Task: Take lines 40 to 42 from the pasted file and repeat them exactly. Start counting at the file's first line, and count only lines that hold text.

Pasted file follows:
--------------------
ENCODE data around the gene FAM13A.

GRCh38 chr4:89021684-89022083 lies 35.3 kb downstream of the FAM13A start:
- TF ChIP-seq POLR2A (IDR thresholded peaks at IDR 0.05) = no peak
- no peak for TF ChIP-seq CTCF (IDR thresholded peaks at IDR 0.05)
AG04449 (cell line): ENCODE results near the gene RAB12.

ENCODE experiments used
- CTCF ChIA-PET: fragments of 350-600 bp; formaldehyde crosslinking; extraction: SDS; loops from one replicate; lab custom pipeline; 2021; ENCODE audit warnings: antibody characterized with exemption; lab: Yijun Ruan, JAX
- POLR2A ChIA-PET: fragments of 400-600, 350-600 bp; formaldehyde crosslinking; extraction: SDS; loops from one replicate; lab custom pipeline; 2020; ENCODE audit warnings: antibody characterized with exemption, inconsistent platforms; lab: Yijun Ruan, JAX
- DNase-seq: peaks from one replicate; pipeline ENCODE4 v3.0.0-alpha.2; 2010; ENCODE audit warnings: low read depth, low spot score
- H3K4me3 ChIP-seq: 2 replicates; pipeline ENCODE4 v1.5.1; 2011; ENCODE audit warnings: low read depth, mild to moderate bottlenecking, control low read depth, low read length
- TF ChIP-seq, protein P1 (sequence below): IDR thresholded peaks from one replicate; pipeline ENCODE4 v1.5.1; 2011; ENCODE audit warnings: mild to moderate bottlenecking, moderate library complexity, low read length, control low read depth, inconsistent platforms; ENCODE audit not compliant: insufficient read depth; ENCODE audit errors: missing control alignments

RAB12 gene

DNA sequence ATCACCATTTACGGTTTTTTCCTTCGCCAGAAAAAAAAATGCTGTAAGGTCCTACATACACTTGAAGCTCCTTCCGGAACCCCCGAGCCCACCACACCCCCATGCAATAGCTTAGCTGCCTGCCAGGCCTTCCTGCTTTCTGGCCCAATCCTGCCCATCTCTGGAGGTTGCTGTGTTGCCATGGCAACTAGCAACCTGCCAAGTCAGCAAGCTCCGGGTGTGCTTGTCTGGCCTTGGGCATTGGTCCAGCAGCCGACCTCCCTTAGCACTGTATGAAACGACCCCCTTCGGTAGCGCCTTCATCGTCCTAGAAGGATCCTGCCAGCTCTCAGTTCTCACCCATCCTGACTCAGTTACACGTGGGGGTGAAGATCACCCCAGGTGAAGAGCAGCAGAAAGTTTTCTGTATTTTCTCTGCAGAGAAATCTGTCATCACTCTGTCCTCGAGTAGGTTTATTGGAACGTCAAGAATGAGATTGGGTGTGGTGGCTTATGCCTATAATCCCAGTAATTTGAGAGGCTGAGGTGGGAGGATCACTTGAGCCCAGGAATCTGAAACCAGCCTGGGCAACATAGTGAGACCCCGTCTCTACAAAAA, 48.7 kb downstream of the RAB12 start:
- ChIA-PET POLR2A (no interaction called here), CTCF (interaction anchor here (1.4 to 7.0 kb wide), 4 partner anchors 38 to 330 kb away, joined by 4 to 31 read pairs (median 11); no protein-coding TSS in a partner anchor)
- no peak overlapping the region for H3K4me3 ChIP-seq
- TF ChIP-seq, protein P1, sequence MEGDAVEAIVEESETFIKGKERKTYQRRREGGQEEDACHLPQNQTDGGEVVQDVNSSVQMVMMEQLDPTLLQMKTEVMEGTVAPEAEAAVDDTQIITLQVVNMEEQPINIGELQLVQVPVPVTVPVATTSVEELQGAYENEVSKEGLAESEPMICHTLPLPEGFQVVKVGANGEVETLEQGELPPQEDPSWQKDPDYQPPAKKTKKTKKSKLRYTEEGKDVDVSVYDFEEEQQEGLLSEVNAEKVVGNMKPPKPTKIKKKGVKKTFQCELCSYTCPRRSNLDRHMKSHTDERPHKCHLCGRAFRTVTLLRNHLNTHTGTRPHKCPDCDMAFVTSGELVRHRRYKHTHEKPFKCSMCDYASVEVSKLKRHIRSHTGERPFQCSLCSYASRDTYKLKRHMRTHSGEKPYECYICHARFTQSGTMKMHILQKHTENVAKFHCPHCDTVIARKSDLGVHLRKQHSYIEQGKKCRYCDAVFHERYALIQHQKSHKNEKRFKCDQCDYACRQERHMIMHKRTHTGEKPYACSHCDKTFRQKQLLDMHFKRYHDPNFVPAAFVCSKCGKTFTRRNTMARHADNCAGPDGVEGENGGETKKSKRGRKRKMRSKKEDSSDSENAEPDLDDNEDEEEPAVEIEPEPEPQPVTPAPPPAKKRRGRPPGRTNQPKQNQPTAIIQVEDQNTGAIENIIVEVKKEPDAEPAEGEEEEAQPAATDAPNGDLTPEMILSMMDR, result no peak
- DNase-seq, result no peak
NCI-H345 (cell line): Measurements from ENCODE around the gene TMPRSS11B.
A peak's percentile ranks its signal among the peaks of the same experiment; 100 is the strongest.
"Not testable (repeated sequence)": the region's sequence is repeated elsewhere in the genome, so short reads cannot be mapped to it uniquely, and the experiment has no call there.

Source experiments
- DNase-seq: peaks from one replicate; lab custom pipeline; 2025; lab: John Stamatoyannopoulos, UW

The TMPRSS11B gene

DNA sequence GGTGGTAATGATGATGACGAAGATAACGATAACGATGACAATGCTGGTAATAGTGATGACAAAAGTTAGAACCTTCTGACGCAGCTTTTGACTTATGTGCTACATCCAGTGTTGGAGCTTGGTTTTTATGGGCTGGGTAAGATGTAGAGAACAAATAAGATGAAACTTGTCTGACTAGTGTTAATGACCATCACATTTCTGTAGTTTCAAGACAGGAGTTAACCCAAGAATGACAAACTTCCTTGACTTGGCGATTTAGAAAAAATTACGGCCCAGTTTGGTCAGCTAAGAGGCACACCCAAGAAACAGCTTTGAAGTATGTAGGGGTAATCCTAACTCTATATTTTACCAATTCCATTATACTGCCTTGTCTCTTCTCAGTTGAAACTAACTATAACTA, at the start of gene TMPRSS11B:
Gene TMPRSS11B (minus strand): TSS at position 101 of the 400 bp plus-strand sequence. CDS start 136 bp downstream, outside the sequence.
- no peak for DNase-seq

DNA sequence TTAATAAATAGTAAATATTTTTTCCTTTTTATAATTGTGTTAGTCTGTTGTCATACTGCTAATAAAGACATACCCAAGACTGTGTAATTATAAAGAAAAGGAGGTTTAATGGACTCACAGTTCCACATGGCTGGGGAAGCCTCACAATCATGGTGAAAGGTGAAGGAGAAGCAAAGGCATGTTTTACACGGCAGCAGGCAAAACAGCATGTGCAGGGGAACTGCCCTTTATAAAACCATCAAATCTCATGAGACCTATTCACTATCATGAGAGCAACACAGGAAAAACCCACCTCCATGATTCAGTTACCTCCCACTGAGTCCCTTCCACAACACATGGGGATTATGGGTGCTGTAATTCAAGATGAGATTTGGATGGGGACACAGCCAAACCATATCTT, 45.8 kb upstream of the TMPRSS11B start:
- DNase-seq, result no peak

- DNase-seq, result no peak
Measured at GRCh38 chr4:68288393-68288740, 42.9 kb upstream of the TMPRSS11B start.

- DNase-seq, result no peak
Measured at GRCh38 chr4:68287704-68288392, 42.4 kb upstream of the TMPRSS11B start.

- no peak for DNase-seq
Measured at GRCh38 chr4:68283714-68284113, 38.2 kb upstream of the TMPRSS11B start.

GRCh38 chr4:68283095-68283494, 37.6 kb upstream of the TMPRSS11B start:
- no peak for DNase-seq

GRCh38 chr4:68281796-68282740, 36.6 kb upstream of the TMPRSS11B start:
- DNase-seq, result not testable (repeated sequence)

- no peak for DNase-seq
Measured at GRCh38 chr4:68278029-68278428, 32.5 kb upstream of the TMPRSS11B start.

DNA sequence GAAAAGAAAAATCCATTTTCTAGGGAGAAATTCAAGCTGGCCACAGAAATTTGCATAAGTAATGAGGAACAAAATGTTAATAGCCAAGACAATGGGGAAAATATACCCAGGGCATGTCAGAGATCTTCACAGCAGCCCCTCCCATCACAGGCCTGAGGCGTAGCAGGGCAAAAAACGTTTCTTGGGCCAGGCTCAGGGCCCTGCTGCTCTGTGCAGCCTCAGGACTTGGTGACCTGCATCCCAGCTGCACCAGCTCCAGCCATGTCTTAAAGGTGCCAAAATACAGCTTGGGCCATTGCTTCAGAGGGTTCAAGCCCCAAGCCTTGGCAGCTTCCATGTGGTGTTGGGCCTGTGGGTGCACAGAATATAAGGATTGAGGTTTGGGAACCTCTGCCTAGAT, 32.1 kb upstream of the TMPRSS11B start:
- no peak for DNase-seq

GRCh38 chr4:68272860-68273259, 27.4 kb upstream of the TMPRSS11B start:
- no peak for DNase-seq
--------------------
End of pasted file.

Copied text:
Measured at GRCh38 chr4:68278029-68278428, 32.5 kb upstream of the TMPRSS11B start.

DNA sequence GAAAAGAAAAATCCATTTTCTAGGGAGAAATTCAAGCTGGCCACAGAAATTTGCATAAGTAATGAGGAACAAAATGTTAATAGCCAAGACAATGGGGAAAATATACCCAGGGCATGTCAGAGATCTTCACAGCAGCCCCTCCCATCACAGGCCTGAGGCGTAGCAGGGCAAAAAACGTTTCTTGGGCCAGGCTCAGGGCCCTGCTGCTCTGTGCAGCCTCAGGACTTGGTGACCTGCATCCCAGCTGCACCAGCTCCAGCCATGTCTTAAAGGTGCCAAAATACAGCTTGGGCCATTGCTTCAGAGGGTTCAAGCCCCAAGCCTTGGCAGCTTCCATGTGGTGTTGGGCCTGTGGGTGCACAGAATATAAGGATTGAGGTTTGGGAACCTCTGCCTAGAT, 32.1 kb upstream of the TMPRSS11B start:
- no peak for DNase-seq